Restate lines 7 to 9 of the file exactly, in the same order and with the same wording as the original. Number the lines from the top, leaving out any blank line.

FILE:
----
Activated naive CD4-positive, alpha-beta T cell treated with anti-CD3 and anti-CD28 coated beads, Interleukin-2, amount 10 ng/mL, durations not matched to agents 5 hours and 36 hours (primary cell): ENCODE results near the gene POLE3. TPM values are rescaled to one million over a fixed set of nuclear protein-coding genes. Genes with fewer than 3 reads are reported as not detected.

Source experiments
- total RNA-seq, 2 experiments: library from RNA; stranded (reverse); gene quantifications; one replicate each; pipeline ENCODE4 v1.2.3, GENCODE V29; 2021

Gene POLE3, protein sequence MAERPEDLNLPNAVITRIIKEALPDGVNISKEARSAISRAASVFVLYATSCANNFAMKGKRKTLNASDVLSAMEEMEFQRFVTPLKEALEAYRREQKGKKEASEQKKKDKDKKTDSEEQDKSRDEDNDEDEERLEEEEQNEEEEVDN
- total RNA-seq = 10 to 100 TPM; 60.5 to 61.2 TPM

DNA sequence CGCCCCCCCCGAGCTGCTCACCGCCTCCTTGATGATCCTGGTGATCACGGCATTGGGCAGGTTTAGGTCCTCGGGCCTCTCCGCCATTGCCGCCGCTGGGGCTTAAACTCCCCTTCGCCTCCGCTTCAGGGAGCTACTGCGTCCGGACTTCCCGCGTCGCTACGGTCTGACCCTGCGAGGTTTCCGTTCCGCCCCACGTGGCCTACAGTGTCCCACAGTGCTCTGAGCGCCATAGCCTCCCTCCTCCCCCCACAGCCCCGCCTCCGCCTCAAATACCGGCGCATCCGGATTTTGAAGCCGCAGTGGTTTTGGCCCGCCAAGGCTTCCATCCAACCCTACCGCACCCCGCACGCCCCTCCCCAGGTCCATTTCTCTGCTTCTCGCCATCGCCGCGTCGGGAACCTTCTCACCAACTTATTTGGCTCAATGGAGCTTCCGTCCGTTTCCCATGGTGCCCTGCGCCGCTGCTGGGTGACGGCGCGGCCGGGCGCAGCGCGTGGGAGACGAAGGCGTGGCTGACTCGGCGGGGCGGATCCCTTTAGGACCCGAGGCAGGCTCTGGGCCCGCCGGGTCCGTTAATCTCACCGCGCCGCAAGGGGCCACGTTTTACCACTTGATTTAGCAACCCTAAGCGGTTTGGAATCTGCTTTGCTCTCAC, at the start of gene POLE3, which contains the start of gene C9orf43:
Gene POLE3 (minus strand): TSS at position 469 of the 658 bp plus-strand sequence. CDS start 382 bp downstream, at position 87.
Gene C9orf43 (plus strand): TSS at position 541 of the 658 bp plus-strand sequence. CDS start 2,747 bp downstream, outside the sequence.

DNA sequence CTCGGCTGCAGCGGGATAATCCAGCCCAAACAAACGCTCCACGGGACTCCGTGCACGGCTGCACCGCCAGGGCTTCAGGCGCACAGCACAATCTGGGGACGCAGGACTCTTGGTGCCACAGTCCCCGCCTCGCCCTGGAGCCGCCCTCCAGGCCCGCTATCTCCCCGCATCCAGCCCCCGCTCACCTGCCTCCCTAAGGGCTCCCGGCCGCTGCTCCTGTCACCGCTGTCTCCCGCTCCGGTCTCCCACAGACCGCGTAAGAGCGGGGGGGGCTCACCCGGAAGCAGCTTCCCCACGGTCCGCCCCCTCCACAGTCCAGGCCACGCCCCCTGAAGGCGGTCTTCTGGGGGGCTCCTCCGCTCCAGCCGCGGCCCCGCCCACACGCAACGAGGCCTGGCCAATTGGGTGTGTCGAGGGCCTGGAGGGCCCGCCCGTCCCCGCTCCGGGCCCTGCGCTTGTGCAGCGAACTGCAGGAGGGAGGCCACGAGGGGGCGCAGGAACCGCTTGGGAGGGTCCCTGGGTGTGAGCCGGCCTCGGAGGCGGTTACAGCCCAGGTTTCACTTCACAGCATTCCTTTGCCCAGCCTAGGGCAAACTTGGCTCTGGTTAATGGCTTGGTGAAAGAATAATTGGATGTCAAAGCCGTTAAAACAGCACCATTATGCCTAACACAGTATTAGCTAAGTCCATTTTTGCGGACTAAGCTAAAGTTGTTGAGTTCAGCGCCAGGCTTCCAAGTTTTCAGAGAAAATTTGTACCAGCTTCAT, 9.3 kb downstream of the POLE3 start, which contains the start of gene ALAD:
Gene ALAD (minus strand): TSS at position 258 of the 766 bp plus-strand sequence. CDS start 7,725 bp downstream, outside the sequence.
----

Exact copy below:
Gene POLE3 (minus strand): TSS at position 469 of the 658 bp plus-strand sequence. CDS start 382 bp downstream, at position 87.
Gene C9orf43 (plus strand): TSS at position 541 of the 658 bp plus-strand sequence. CDS start 2,747 bp downstream, outside the sequence.

DNA sequence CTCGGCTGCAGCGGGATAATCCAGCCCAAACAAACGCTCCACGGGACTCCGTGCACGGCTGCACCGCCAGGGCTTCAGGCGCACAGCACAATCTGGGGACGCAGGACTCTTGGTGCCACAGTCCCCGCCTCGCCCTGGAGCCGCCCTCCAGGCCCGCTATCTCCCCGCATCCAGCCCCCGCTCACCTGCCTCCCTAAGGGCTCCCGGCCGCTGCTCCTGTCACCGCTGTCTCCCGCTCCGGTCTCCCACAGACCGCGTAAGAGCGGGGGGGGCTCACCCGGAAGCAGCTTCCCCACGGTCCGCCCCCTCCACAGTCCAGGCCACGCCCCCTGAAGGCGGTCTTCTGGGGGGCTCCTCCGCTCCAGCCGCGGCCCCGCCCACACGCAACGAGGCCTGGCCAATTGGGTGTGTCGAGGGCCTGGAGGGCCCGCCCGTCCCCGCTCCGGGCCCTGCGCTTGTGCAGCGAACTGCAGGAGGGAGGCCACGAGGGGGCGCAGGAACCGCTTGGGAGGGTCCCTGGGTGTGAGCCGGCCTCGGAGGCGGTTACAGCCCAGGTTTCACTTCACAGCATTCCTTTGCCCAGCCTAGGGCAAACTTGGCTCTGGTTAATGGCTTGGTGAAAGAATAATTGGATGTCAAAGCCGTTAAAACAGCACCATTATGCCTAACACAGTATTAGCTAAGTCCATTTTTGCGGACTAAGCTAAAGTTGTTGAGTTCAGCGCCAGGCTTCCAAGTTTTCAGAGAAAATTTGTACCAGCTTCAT, 9.3 kb downstream of the POLE3 start, which contains the start of gene ALAD: